Cystic fibrosis (CF) is the most common lethal autosomal recessive genetic disorder that affects the Caucasian population. CF is caused by mutations in the CF transmembrane conductance regulator (CFTR), and is characterized by a viscous airway surface liquid (ASL) that impairs mucociliary function and facilitates bacterial infection. The molecular mechanisms by which these symptoms result from CFTR malfunction are unclear. We hypothesized that expression and secretion of innate immune proteins is altered in CF ASL.
We sought to use cell culture models in which the only source of secreted proteins was differentiated airway epithelium. Since CFTR localizes to the apical surface of airway submucosal glands (SMG) and ciliated epithelium, cell culture models that recapitulate two parts of respiratory tract epithelium were studied: 1) SMG acini and 2) mucociliary epithelium.
We developed a three-dimensional system wherein CF (ΔF508/ΔF508) and non-CF human bronchial epithelial (HBE) cells differentiated on Matrigel into polarized glandular acini with mature lumens by two weeks with no significant variability in size. Bronchial acini expressed and secreted SMG proteins, MUC5B and lysozyme, at day 22, and exhibited vectorial secretions that were collected along with acinar cell lysates. Proteome profiling demonstrated unique protein signatures for each cellular space. However, abundant contaminating proteins from Matrigel and growth media were identified. Therefore, the ALI cell culture model of airway epithelium was chosen for quantitative proteomic comparison of CF and non-CF HBE apical secretions because the protein-rich media does not contact the apical surface.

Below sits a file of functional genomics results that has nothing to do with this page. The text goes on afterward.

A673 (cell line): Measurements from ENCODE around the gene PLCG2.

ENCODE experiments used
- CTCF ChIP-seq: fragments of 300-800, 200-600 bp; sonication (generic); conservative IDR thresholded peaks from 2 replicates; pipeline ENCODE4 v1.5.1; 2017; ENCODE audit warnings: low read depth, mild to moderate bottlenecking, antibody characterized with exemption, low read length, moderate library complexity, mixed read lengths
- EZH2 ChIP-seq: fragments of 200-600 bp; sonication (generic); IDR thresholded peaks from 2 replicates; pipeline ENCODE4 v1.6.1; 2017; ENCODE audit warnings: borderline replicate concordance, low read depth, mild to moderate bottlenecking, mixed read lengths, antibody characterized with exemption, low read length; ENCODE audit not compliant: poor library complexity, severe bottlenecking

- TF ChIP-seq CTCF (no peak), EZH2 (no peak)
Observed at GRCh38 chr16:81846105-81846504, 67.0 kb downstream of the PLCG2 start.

CF and non-CF HBE cells were labeled by stable isotope labeling with amino acids in cell culture and differentiated at ALI. LC-MS/MS and bioinformatic analysis identified seventy-one proteins with altered levels in CF secretions (+/−1.5 fold-change; p-value<0.05). Validation with antibody based biochemical assays demonstrated increased levels of MUC5AC, MUC5B, fibronectin and MMP9, and increased proteolysis/activation of complement C3, in CF secretions. Overall, the function of altered proteins in the CF secretome is indicative of an airway epithelium in a state of repair and altered immunity in the absence of infection, suggesting the downstream consequences of mutated CFTR in CF airways set the stage for chronic inflammation and infection.
|Advisor:||Rose, Mary C.|
|Commitee:||Brown, Kristy J., Colberg-Poley, Anamaris M., Freishtat, Robert J., Hathout, Yetrib, Nagaraju, Kanneboyina|
|School:||The George Washington University|
|Department:||Biochemistry and Molecular Biology|
|School Location:||United States -- District of Columbia|
|Source:||DAI-B 75/01(E), Dissertation Abstracts International|
|Subjects:||Cellular biology, Systematic, Bioinformatics|
|Keywords:||Cystic fibrosis, Human bronchial epithelial cells, Quantitative proteomics, Secreted proteins, Three-dimensional culture|
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